At the beginning of E3, it was a little odd seeing a counter-culture icon like Tony Hawk hawking (sorry, couldn't help it) yet another peripheral controller-based game. In this case, he was showing a wheel-less plastic skate deck that's used as the controller for Tony Hawk's Ride.
I get that there's a great business model in selling a game based around a plastic peripheral, but is this getting out of hand? I had to jump on a board and see for myself.
Never say, "I used to skateboard a little bit" because this new game will call your bluff. Quickly. If you get wobbly with Wii Fit's balance board, you've been warned. There is a little bit of skill involved here as you're trying to grind, grab, and cause kick flips.
You're rotating the board, you're crouching low and leaning forward to pull off moves. Then again, it can be a good workout and a way to teach you some balance. And, for that matter, you could consider this a good tutorial before you ever go out and buy a real skateboard.
But more about the virtual deck, itself. It obviously has to be a rugged device; it's capable of supporting 300 pounds. The shape itself is a little more snow skate than true skate deck.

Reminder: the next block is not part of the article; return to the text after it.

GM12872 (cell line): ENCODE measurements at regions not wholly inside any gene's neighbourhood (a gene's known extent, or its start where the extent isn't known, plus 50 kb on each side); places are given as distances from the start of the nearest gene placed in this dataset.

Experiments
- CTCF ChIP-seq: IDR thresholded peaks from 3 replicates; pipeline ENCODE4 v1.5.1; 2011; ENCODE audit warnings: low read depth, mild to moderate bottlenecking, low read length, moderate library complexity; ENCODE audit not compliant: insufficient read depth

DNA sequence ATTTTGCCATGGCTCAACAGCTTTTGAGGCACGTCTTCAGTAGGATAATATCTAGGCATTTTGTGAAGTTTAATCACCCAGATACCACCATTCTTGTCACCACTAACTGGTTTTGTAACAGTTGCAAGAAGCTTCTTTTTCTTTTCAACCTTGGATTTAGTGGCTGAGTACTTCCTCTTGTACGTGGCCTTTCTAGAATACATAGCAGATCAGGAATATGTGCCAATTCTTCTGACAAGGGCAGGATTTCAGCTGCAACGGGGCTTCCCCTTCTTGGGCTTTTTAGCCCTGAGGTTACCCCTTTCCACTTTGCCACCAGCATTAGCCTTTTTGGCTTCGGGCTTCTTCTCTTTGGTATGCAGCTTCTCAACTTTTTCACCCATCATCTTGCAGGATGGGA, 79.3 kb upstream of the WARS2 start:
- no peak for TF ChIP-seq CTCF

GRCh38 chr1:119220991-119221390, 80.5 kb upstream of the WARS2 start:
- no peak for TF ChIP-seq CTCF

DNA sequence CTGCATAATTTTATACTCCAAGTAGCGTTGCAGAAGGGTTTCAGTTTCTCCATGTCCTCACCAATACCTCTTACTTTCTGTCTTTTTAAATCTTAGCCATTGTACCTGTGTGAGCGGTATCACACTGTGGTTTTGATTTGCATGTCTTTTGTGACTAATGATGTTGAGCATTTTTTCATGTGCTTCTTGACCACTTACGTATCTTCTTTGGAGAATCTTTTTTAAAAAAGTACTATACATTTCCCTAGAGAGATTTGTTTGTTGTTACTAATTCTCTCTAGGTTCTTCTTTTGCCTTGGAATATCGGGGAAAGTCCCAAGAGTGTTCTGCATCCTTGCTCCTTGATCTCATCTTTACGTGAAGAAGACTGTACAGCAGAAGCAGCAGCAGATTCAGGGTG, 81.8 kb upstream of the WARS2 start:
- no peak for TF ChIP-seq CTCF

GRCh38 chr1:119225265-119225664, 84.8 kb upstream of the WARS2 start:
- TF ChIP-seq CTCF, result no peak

The board's accelerometers detect rotation and when you're leaning forward or back. Swipe your foot alongside the board and you're propelling your avatar. Meanwhile four angled IR beams sprout from each side. Lean low and break a beam to perform grab tricks (no actual grabbing is required). The board runs off a couple AA batteries; the spokesperson on hand said that it lasted about a day -- but that's a day of countless demos.
Obviously, this is the most ambitious iteration of the series since the original Tony Hawk Pro Skater came out, but is the world ready to drop $120 this coming October 13th for yet another controller to clutter the living room? If you've always wanted a little something more out of your skating than button mashing combinations, then yes.